100% Renewables Not A Pipe Dream, Study Shows

Minnesota Could Be Completely Powered by Solar and Wind

Written by Brian Hicks
Posted March 14, 2012

Many skeptics see solar and wind as holding little more potential than the small percentages they currently offer to total grid power.

But the Institute for Energy and Environmental Research, a group based in Takoma Park, Maryland, see the potential for 100% in certain regions.

According to a study released Tuesday, March 13, the state of Minnesota could feasibly receive all its electricity needs from solar and wind power as long as it had sufficient energy storage and some improvements on the grid.

Reducing damage on the grid would be a major necessity before the transformation process could achieve reality, but the study proves that full power from renewables is not unlikely.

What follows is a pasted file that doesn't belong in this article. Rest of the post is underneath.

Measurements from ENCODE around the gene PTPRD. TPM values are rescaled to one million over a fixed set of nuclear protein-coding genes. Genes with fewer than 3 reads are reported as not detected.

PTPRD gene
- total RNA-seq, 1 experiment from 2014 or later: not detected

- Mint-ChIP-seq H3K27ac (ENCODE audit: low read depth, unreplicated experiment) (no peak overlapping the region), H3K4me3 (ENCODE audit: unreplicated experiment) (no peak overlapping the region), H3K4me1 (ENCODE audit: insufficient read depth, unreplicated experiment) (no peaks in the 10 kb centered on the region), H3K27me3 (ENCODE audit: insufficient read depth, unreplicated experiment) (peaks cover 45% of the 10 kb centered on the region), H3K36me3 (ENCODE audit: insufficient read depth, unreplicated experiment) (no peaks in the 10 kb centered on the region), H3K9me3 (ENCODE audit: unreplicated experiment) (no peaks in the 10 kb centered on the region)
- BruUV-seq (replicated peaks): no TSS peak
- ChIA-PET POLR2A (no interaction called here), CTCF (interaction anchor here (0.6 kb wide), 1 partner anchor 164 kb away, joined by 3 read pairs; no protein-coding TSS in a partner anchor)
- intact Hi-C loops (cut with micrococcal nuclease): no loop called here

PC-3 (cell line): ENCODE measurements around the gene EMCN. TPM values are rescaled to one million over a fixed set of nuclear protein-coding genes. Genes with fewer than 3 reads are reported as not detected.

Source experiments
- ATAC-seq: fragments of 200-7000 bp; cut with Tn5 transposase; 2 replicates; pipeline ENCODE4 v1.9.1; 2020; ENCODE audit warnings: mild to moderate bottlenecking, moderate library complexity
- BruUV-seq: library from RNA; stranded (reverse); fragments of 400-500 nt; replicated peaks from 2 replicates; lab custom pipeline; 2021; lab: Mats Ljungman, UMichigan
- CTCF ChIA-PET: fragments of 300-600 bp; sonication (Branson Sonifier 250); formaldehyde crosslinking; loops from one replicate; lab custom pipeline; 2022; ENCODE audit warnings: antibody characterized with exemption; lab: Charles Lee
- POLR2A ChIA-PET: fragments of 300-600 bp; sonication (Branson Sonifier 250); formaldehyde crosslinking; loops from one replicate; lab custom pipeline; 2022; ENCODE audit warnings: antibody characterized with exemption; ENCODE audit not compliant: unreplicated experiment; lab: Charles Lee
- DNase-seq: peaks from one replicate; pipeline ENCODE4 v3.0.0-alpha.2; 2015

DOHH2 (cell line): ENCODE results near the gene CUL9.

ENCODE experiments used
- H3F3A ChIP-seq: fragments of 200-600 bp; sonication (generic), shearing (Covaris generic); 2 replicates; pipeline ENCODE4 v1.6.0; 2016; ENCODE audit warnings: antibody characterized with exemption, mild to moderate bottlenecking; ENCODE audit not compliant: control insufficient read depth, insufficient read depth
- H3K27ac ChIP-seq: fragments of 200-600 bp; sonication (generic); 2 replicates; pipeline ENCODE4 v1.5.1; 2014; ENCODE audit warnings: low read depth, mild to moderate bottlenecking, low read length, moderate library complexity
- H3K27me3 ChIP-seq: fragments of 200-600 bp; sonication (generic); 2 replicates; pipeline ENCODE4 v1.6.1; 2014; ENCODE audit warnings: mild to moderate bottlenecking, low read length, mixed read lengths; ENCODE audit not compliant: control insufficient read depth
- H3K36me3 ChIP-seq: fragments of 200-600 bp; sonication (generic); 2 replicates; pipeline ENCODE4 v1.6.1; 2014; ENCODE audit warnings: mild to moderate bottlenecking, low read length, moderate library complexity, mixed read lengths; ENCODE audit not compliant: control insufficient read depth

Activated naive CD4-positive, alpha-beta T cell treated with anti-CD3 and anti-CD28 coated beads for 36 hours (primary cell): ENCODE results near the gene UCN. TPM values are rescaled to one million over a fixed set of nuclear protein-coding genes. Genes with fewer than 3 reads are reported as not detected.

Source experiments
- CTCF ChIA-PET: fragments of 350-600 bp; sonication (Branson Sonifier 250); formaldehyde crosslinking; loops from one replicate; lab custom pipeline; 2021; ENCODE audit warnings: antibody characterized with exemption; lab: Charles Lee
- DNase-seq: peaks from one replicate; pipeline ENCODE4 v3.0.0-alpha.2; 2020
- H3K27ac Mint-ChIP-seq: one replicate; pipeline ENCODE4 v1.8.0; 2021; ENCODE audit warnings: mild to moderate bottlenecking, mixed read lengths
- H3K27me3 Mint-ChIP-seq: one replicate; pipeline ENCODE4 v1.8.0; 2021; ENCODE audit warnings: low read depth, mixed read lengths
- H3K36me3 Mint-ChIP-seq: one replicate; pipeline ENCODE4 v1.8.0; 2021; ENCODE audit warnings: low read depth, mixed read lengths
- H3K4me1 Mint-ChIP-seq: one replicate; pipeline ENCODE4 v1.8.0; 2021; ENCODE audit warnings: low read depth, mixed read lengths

Of course, it won’t happen overnight, or even at minimal cost increase.  Electricity prices would probably increase from 10.6 cents per kilowatt to about 13.6 cents.

And the time frame for necessary grid improvements, as well as actual solar and wind project construction, would come in at about 40 years.

But the study also determined that by that time, the state would need a replacement for its already old, more pollutive energy sources.

The research explained how wind energy could be captured and stored at peak times, saved up and acting as a battery in times when there were lulls.

For now, Minnesota is aiming at a goal to obtain 25% of its energy from renewables by 2025 and for Xcel Energy (NYSE: XEL), the utility based in Minneapolis, to be 30% renewable by 2020.

But as Makhijani said, the improvements necessary for the high, 100% goal would take more time anyway.  And it could be a possibility in the not-so-distant future.

Xcel, the largest wind power company in the U.S., told the Pioneer Press that it has faith in renewable sources:

“Because it is good for customers and the environment, we will continue to look to add renewable resources onto our system if it makes economical sense.”

The company said it was on track to meet its 2020 renewable targets.